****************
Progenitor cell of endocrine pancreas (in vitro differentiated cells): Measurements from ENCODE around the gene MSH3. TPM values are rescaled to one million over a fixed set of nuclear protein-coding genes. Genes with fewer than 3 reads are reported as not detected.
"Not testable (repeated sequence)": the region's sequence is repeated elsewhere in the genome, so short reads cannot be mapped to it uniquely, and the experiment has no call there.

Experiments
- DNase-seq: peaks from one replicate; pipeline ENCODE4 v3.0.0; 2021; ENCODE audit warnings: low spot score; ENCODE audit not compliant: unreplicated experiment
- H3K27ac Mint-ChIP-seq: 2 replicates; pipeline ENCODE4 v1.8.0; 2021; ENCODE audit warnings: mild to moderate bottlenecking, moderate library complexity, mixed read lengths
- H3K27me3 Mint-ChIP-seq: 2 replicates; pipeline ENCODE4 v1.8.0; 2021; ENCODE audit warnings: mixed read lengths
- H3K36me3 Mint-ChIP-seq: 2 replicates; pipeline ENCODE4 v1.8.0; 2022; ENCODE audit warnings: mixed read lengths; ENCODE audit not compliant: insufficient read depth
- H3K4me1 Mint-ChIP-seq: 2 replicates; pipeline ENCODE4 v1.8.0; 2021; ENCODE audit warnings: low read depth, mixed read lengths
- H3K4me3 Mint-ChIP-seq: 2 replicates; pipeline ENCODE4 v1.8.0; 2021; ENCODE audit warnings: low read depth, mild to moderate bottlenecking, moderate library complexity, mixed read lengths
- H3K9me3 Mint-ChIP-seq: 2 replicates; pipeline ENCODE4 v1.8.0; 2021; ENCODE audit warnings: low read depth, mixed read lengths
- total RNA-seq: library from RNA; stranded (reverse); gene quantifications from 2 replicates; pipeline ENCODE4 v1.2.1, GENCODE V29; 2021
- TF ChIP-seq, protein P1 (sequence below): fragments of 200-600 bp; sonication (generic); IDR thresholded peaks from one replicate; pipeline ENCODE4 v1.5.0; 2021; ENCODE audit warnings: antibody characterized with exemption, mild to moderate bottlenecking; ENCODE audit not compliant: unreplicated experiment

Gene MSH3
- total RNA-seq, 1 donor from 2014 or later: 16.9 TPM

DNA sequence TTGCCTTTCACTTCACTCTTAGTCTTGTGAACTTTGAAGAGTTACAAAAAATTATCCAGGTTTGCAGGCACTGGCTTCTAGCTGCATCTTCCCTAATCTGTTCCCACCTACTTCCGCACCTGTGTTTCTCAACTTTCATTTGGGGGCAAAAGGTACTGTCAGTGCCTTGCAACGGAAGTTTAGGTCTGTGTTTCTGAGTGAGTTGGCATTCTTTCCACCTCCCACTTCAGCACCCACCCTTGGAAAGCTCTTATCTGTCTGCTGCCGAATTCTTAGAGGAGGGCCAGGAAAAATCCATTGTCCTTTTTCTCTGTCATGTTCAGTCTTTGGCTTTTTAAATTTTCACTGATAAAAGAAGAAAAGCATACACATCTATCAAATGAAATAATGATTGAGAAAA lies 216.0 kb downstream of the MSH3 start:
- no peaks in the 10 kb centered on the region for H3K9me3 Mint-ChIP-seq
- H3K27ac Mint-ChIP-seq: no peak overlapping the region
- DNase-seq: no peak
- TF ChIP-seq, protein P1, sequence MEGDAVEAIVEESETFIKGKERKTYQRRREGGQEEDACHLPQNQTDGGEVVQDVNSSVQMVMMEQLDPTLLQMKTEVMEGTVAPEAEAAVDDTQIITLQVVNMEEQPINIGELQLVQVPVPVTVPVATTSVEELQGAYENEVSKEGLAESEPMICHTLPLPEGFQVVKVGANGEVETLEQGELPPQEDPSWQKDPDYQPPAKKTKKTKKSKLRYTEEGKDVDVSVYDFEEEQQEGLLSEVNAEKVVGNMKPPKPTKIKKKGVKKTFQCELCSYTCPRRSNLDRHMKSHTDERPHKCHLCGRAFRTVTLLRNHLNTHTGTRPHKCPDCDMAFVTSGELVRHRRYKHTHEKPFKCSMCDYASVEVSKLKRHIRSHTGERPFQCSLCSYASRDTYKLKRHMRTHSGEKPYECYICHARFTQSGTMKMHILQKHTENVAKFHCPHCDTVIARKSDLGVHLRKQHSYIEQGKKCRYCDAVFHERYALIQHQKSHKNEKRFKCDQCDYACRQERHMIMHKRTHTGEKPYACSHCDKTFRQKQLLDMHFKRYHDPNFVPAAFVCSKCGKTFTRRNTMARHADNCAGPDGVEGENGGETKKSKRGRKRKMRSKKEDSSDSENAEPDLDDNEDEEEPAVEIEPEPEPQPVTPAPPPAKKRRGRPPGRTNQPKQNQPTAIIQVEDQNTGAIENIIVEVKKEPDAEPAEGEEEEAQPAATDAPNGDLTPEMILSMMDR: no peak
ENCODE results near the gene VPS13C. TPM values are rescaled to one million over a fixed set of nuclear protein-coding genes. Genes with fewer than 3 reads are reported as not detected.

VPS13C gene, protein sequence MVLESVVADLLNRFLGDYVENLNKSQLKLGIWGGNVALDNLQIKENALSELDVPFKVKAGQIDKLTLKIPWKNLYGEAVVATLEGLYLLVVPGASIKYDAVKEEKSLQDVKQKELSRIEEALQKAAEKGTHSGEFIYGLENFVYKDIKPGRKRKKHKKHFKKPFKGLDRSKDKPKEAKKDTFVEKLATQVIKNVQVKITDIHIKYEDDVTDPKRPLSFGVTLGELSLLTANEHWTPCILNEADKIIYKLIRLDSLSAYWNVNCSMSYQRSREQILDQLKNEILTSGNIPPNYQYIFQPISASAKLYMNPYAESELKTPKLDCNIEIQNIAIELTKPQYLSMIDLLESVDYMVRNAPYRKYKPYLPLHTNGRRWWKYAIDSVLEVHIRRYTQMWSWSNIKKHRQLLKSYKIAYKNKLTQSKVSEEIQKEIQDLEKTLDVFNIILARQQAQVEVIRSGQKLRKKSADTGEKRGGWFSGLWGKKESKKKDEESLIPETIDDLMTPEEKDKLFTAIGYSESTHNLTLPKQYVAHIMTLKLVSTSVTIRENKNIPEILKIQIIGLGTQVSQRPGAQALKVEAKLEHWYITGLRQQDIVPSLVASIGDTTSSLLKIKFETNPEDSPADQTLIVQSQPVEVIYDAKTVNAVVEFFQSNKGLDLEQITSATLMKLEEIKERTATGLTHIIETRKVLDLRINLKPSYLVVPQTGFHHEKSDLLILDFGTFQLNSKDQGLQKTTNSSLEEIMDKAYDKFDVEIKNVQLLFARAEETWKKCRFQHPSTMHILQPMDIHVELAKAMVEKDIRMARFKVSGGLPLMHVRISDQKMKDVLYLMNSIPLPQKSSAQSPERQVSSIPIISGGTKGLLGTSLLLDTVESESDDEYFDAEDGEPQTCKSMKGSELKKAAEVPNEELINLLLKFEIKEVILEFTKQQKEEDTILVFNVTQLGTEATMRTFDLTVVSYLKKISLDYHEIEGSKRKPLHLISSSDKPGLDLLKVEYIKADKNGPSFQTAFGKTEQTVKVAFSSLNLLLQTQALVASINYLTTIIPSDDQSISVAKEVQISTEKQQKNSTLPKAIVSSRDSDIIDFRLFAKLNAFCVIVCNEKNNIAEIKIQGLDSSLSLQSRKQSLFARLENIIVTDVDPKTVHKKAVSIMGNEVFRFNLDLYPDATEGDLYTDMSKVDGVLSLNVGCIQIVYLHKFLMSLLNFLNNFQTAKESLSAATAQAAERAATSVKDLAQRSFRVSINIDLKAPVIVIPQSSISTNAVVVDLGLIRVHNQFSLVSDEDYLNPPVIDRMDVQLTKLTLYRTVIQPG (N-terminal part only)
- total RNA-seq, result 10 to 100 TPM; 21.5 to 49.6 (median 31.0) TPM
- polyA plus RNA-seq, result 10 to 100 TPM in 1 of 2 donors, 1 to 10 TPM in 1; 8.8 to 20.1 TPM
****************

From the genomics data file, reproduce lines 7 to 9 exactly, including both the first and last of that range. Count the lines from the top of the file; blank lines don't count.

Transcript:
- H3K36me3 Mint-ChIP-seq: 2 replicates; pipeline ENCODE4 v1.8.0; 2022; ENCODE audit warnings: mixed read lengths; ENCODE audit not compliant: insufficient read depth
- H3K4me1 Mint-ChIP-seq: 2 replicates; pipeline ENCODE4 v1.8.0; 2021; ENCODE audit warnings: low read depth, mixed read lengths
- H3K4me3 Mint-ChIP-seq: 2 replicates; pipeline ENCODE4 v1.8.0; 2021; ENCODE audit warnings: low read depth, mild to moderate bottlenecking, moderate library complexity, mixed read lengths